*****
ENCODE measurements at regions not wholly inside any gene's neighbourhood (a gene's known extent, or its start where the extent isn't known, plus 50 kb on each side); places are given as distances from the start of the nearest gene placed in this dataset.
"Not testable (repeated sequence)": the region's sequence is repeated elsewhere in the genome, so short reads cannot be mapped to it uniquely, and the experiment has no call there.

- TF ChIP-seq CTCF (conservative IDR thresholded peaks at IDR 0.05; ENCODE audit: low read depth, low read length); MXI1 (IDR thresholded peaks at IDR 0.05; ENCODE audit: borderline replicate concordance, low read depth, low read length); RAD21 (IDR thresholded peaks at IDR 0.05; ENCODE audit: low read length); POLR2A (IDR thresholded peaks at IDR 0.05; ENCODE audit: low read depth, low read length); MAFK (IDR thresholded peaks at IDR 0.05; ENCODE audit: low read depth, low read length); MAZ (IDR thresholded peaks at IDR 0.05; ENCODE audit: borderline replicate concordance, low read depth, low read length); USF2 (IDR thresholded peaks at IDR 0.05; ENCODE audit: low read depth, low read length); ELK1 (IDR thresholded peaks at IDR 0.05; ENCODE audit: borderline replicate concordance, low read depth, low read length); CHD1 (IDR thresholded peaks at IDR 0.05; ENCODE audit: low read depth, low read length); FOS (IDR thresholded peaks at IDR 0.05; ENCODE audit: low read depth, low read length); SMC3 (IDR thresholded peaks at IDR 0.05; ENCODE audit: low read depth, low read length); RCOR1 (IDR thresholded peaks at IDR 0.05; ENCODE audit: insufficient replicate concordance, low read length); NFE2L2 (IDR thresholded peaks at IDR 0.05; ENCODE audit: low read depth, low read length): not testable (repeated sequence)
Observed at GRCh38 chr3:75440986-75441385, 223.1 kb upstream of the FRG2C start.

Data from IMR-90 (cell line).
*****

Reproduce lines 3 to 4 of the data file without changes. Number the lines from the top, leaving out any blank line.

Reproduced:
- TF ChIP-seq CTCF (conservative IDR thresholded peaks at IDR 0.05; ENCODE audit: low read depth, low read length); MXI1 (IDR thresholded peaks at IDR 0.05; ENCODE audit: borderline replicate concordance, low read depth, low read length); RAD21 (IDR thresholded peaks at IDR 0.05; ENCODE audit: low read length); POLR2A (IDR thresholded peaks at IDR 0.05; ENCODE audit: low read depth, low read length); MAFK (IDR thresholded peaks at IDR 0.05; ENCODE audit: low read depth, low read length); MAZ (IDR thresholded peaks at IDR 0.05; ENCODE audit: borderline replicate concordance, low read depth, low read length); USF2 (IDR thresholded peaks at IDR 0.05; ENCODE audit: low read depth, low read length); ELK1 (IDR thresholded peaks at IDR 0.05; ENCODE audit: borderline replicate concordance, low read depth, low read length); CHD1 (IDR thresholded peaks at IDR 0.05; ENCODE audit: low read depth, low read length); FOS (IDR thresholded peaks at IDR 0.05; ENCODE audit: low read depth, low read length); SMC3 (IDR thresholded peaks at IDR 0.05; ENCODE audit: low read depth, low read length); RCOR1 (IDR thresholded peaks at IDR 0.05; ENCODE audit: insufficient replicate concordance, low read length); NFE2L2 (IDR thresholded peaks at IDR 0.05; ENCODE audit: low read depth, low read length): not testable (repeated sequence)
Observed at GRCh38 chr3:75440986-75441385, 223.1 kb upstream of the FRG2C start.